The Intergovernmental Agreement on Federal Financial Relations provides the overarching framework for the Australian Government’s financial relations with the states. It sets the foundation for collaboration on policy development and service delivery, and for the implementation of economic and social reforms in areas of national importance.
There are a number of intergovernmental forums that oversee Australia’s system of federal-state financial relations. These include:
Queensland Treasury provides support for the Premier, Treasurer and Under Treasurer to participate at these forums.
Treasury also works with other Queensland Government agencies to negotiate national partnership funding agreements with the Australian Government, ensuring that Queensland’s interests are considered and that negotiations comply with the Queensland Government principles for intergovernmental activities. We also advocate on Queensland’s behalf to ensure that Australian Government funding to Queensland is distributed fairly and with consideration to Queensland’s expenditure requirements, demographic growth, size and other characteristics.
COAG and CFFR are responsible for driving major reforms important to Australia’s future. Currently, they are continuing to work through tax and federation reform processes that began with the announcement of Commonwealth white paper processes. While the white papers are no longer progressing, COAG has agreed to progress relevant national reforms through the CFFR.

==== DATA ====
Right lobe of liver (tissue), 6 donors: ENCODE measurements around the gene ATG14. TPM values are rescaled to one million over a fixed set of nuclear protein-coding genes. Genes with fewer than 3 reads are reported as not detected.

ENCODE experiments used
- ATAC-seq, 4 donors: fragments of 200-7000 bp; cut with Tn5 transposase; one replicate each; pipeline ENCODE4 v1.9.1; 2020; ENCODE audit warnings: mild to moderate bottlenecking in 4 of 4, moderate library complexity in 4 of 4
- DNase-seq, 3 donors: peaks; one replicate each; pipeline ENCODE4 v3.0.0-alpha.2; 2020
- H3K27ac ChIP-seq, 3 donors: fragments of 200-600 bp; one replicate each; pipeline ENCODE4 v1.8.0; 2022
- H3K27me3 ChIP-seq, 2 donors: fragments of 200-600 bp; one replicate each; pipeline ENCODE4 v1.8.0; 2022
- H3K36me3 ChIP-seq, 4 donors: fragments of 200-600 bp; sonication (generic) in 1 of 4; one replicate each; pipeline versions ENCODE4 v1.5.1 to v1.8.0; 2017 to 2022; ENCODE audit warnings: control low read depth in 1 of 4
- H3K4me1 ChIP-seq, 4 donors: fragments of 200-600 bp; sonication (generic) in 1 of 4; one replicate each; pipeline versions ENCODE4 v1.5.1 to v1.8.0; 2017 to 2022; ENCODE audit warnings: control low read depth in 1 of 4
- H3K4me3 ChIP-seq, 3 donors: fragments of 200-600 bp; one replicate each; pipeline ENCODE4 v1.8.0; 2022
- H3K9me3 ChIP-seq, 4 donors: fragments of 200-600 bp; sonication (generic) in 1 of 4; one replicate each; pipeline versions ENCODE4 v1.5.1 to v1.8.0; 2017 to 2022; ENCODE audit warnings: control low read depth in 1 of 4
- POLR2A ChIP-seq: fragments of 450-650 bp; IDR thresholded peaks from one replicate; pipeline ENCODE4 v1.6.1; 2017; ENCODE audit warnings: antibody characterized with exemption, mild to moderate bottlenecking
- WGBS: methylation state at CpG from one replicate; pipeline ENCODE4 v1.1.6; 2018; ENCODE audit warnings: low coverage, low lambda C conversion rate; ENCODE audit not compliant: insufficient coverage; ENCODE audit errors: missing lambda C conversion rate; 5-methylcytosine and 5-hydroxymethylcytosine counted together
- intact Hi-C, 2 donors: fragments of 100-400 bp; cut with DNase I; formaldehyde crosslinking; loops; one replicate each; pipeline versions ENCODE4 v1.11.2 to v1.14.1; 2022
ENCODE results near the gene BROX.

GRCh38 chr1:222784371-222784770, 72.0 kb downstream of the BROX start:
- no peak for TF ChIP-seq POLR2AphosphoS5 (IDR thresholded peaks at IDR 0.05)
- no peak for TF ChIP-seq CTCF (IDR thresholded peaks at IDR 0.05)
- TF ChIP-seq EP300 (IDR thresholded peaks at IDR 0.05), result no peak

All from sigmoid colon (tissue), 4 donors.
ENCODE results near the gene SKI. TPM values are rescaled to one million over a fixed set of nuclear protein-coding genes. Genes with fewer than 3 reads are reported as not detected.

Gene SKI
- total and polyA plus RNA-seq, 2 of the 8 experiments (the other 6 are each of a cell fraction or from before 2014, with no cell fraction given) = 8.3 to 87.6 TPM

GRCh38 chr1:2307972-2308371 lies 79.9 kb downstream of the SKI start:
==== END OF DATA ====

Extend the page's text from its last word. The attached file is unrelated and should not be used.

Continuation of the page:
Following the COAG meeting of 1 April 2016, the CFFR work program includes considering proposals to share the Commonwealth’s personal income tax revenue among the States and Territories, to enhance the transparency of government expenditure, to examine the possibilities for state tax reform, and to develop a new productivity-enhancing competition reforms agreement. Treasury is actively working to ensure the reforms align with the Queensland Government’s objectives, that Queensland’s revenue-raising ability is sustainable and that vertical fiscal imbalance (VFI) is minimised.
The GST payments each state and territory receives each year from the Australian Government are designed to address VFI. They are calculated using a complex methodology that takes into account each state and territory’s revenue-raising ability and its expenditure requirements. This calculation, called the horizontal fiscal equalisation (HFE) calculation, is carried out by the Commonwealth Grants Commission (CGC).
Queensland’s full submissions to CGC HFE processes, past and current, are available on the CGC website. For more information on VFI and Queensland’s share of GST revenue, please see Chapter 7 of the 2016-17 Queensland Budget paper Budget Strategy and Outlook.